Friday, December 13, 2013

Wednesday, December 11, 2013

News is bad for you – and giving up reading it will make you happier

News is bad for you – and giving up reading it will make you happier, article

Can I just say... THANK YOU! I've been saying this for years and years.
(I'm living it too, mostly. A couple years ago I tried getting a newspaper, it was a good one too. But it was just too boring, there was so little I was interested in.)
Some famous writer said "try living without a newspaper for a couple months, you will feel better."
Amazing to find this article on a newspaper's web site!

My stance is that "news" content just manipulates your emotions (usually to depression or fear) without giving you any data which are useful. If that wasn't bad enough, they are unreliable to the point of surrealism. Talk to some people who have been in the paper, they usually tell you that they hardly recognized the story.

The article has several good points, here are a couple:

News misleads. Take the following event (borrowed from Nassim Taleb). A car drives over a bridge, and the bridge collapses. What does the news media focus on? The car. The person in the car. Where he came from. Where he planned to go. How he experienced the crash (if he survived). But that is all irrelevant. What's relevant? The structural stability of the bridge. That's the underlying risk that has been lurking, and could lurk in other bridges. But the car is flashy, it's dramatic, it's a person (non-abstract), and it's news that's cheap to produce. [...]

News is irrelevant. Out of the approximately 10,000 news stories you have read in the last 12 months, name one that – because you consumed it – allowed you to make a better decision about a serious matter affecting your life, your career or your business. The point is: the consumption of news is irrelevant to you. But people find it very difficult to recognise what's relevant. [...] 

News is toxic to your body. It constantly triggers the limbic system. Panicky stories spur the release of cascades of glucocorticoid (cortisol). [...] In other words, your body finds itself in a state of chronic stress.


Read it here

I think part of why we are addicted (not an idle term) to the news is that we don't dare look away.
It is like if there's a lot of noise and commotion down the street, we feel compelled to check up on, for what if it's something which might threaten us?
Only there is always noise and commotion somewhere, and we can't do anything about most of it, so having the news bring it to our face is self-defeating.

And by the way, I think this is why I dislike Facebook (and such) so much: it has so many things in common with the news; the time sink characteristic, the superficiality, the unreliability...

Update:

Bruce W. said...
... I read news from several sources, including several non-US news sources (e.g. British, Russian, and others). The different points of view on the same "story" are astounding. Like the story of the three blind men each touching a different part of the elephant.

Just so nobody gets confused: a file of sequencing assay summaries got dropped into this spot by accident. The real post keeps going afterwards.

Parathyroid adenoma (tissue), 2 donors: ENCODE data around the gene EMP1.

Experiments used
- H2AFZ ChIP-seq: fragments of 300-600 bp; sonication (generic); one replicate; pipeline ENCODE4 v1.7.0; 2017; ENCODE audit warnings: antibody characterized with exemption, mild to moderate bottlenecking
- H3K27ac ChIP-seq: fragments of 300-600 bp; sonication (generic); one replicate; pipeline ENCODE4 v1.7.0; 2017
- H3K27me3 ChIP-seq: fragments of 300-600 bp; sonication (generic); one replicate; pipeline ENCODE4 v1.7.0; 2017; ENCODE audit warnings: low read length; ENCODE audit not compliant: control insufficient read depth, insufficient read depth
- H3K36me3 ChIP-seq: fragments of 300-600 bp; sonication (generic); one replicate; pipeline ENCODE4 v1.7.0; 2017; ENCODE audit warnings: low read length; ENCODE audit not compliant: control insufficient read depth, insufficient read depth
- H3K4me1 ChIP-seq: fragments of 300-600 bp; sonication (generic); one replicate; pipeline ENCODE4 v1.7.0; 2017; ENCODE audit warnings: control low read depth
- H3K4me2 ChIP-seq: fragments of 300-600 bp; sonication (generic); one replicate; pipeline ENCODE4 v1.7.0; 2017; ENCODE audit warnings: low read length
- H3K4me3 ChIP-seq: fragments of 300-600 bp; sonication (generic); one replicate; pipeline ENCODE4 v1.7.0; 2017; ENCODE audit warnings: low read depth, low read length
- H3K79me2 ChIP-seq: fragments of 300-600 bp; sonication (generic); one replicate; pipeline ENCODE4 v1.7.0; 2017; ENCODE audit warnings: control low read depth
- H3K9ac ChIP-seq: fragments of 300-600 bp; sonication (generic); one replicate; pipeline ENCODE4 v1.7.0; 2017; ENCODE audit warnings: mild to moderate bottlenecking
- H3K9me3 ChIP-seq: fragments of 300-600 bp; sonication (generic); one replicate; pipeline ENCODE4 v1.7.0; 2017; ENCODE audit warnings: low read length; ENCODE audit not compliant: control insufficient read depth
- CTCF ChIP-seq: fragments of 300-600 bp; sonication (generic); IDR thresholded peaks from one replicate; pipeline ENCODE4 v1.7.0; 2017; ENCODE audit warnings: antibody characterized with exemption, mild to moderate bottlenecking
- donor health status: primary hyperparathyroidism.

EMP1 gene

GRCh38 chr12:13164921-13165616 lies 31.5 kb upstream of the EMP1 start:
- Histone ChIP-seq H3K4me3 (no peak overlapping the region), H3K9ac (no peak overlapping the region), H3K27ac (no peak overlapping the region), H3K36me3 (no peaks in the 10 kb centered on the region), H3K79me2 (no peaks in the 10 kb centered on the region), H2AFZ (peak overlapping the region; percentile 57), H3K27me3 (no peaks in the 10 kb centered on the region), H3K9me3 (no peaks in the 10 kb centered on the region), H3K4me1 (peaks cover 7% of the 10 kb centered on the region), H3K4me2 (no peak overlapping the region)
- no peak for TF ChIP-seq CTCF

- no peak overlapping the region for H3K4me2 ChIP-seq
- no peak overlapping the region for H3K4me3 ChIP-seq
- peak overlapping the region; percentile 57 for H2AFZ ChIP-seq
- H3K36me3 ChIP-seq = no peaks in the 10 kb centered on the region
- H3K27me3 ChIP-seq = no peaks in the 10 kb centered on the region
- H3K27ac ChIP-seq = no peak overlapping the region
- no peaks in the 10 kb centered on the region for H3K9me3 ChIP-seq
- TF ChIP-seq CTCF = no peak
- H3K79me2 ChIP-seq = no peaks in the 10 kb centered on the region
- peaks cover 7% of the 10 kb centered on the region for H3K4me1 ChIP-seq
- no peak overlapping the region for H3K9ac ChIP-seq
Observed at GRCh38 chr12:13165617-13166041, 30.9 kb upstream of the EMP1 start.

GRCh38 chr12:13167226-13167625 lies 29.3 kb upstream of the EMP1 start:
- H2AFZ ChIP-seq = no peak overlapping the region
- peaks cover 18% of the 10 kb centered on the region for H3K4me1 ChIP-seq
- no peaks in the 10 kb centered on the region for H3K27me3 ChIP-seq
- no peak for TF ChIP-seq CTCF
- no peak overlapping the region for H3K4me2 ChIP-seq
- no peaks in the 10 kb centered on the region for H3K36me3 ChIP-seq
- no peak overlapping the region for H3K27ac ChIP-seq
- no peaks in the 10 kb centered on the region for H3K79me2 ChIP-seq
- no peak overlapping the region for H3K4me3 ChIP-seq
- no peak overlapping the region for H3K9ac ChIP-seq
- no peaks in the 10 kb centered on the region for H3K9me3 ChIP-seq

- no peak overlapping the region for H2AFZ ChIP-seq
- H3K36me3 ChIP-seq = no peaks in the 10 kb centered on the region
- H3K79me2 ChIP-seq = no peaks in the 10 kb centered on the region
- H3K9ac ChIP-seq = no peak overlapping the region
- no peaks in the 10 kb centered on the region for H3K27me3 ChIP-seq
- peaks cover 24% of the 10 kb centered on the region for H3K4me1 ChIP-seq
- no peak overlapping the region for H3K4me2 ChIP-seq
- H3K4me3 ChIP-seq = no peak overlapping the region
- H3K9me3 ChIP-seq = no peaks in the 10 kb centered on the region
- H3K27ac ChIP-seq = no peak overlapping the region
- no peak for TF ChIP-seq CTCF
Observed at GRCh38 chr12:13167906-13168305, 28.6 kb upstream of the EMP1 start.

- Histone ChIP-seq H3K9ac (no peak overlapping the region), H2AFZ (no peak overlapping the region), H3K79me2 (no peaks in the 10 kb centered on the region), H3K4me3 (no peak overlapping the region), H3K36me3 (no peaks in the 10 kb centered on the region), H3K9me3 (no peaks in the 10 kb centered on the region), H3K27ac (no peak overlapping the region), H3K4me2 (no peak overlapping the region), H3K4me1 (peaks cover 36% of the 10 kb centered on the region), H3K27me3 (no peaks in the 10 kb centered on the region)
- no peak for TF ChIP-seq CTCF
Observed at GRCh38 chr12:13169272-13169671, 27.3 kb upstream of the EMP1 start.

Couldn't agree more.
The amazing thing is that somehow the news media have managed to build in a circuit in our heads that says they are neutral and objective. "If it says so in the paper it's true" is often said sarcastically, but there would be no need to say it if we didn't somehow believe it.

And even if they *tried* to be objective, which I think they rarely even think about, then it's just not possible. Complex issues by nature look different based on your viewpoint and background.

Update:
Graham said:

I've managed to give up news media for short periods such as for a long weekend when I had to go into hospital for an operation a couple of years ago. 

But for longer periods that that, I'd be worried that I was missing out on knowing something I needed to know about what was going on locally or in the world. I'd be interested in learning from other people as to how they deal with that anxiety.

Google Open Gallery will let artists make their own digital museums

Google Open Gallery will let artists make their own digital museums, article.

Very kewl.

Sunday, December 08, 2013

Inside Amazon, 60 minutes

This 60 Minutes video is a very interesting insight into Amazon's distribution centers etc, including some on the drone research project.
For me it's very telling how they are pushing every aspect of the business to get a better edge. For example they have computer algorythms to optimize how shelf space is used, and they now can stock twice as much in the same space as they could five years ago. This is not your father's mail order company, and it explains a lot.

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Oddly, it seems 60 Minutes continue using Flash for their videos, so they can't be viewed on tablets. More than that, on my laptop it failed to play on Safari and on Firefox, only the newest version of Chrome played it. 

Update: If the video fails to play, TCGirl found it on YouTube. 

The internet mystery that has the world baffled

The internet mystery that has the world baffled, article.

It's a mad, mad, mad, mad world.